Profitable Designer Diseases
One of my most fascinating, ongoing ‘Holy Hormone Honey!’ research projects is tracking the connection between Big Pharma, the FDA and medical community. My writing partner, Leslie Botha, asked a simple question, “Girls and women have survived and thrived for eons. When and who declared that we must have some sort of medical intervention at every phase of our natural cycles?”
This research was originally published in the fall of 2003. The questions raised by Ray Moynihan of the British Medical Journal are still relevant. The much too close relationship between Big Pharma, the health industry, medical profession and its ‘official publication, JAMA is a little to close for the health and wellness of American women and girls.
When dealing with your health care professional, remember the inconvenient woman’s mantra, “ Doctors are not infallible: Ask Questions, Demand Answers, Verify Answers with an Independent Source, and Make informed Decisions. It’s YOUR Body and Your Life. —HSCB
The ‘Medicalization’ of Women’s Bodies
Drug companies are sponsoring creation of a new medical disorder known as female sexual dysfunction in order to build markets for drugs among women, despite controversy surrounding the ‘medicalization’ of sexual problems, finds an article in this week’s British Medical Journal.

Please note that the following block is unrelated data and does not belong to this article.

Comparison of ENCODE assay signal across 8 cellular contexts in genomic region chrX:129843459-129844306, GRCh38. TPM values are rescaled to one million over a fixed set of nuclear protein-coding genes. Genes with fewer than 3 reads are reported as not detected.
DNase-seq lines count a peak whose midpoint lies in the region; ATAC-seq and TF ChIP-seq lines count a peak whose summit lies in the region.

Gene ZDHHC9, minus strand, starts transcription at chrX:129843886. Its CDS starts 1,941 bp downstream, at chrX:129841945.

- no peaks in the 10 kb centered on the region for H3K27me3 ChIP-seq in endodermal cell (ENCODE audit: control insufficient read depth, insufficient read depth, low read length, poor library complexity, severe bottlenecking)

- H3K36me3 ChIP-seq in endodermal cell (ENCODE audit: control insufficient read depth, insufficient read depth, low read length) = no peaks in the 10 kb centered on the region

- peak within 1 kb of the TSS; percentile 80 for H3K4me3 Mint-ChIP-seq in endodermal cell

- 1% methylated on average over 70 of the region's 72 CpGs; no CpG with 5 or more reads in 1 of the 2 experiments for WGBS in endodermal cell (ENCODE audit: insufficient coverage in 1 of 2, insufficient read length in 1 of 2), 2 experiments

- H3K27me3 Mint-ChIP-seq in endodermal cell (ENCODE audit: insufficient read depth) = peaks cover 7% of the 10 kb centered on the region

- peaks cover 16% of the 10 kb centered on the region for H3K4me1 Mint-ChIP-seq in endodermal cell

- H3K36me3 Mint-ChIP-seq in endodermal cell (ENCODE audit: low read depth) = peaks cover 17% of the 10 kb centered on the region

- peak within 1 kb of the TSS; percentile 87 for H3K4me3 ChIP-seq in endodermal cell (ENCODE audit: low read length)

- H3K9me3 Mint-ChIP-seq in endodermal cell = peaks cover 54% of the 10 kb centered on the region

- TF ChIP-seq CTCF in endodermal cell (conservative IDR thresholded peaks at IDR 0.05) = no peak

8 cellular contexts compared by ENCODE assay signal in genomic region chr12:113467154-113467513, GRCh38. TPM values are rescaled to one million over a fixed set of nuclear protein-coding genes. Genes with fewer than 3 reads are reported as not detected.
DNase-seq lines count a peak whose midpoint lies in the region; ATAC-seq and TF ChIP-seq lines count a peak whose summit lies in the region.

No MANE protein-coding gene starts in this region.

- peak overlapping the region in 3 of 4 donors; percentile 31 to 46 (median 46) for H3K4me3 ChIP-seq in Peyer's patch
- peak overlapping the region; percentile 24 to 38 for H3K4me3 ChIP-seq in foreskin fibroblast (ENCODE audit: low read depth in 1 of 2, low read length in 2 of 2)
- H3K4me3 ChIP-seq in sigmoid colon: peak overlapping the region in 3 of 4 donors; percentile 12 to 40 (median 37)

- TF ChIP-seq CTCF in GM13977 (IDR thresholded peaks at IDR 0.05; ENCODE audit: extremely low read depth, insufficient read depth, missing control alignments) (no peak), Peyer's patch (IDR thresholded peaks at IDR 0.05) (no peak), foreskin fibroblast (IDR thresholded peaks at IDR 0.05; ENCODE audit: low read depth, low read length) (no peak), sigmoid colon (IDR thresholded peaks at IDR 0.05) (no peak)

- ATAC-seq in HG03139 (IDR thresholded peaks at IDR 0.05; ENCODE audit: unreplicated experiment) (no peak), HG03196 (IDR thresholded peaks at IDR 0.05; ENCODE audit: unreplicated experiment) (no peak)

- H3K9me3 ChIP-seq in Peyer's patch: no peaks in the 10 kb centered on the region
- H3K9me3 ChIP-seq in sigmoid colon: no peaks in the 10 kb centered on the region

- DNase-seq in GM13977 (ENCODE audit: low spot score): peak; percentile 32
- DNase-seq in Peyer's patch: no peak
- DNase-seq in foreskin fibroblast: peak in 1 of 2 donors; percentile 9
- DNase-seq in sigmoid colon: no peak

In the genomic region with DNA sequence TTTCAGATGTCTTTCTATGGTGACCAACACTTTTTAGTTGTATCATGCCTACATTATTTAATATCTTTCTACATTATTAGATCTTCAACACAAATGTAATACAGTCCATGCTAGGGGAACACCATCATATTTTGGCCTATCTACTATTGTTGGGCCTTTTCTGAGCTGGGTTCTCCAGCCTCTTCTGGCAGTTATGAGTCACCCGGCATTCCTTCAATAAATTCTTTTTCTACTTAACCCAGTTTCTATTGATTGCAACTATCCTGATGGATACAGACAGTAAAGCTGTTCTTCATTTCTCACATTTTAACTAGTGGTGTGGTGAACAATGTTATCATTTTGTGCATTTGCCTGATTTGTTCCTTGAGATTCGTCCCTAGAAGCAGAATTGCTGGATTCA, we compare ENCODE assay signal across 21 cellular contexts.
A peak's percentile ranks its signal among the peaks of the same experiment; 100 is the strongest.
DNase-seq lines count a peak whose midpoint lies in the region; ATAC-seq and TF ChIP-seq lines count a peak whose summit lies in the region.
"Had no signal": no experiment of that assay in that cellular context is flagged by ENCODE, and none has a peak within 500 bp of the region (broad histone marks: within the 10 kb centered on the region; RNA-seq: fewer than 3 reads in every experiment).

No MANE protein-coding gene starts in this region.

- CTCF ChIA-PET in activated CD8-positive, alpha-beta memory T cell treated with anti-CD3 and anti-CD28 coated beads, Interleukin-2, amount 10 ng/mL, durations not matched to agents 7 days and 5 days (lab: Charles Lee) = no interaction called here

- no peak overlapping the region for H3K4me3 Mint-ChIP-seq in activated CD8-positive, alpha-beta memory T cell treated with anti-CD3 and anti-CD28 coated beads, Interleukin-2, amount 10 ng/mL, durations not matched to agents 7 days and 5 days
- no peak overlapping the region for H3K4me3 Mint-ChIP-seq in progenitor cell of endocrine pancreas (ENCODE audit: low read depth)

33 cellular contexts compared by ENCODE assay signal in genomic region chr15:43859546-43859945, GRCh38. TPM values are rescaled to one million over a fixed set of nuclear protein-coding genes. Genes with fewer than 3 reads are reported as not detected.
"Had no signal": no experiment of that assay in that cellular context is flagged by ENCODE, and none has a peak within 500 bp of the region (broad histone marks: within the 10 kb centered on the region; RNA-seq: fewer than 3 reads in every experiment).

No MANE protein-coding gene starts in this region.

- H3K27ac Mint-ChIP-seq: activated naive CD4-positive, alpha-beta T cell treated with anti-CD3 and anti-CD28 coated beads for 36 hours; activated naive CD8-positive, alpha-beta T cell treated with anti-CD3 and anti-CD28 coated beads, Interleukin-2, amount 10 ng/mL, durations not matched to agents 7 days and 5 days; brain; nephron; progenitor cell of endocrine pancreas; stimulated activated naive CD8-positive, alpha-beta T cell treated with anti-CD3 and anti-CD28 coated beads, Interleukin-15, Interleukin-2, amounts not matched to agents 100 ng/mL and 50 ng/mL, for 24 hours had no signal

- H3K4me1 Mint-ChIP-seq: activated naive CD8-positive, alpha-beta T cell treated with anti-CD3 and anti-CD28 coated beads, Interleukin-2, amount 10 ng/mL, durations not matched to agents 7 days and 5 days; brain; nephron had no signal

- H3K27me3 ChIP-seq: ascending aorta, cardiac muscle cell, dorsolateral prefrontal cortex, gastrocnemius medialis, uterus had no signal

Over the past six years, researchers with close ties to the pharmaceutical industry have been developing and defining the new disorder at company sponsored meetings, writes journalist, Ray Moynihan.
One of the milestones in the making of the new disorder was a JAMA article in February 1999, which suggested that 43% of women aged 18-59 have female sexual dysfunction. However, leading researchers have raised serious concerns about this figure, describing it as misleading and potentially dangerous.
Many researchers believe that portraying sexual difficulties as a dysfunction will encourage doctors to prescribe drugs that change sexual function, when attention should be paid to other aspects of the woman’s life. It’s also likely to make women think they have a malfunction when they do not. But perhaps the greatest concern is the ever-narrowing definitions of “normal” which help turn the complaints of the healthy into the conditions of the sick, says the author.
Although the corporate sponsored creation of a disease is not a new phenomenon, the role of drug companies in the construction and promotion of new conditions needs more public scrutiny, he concludes.
Can We Have an Amen, Sisters!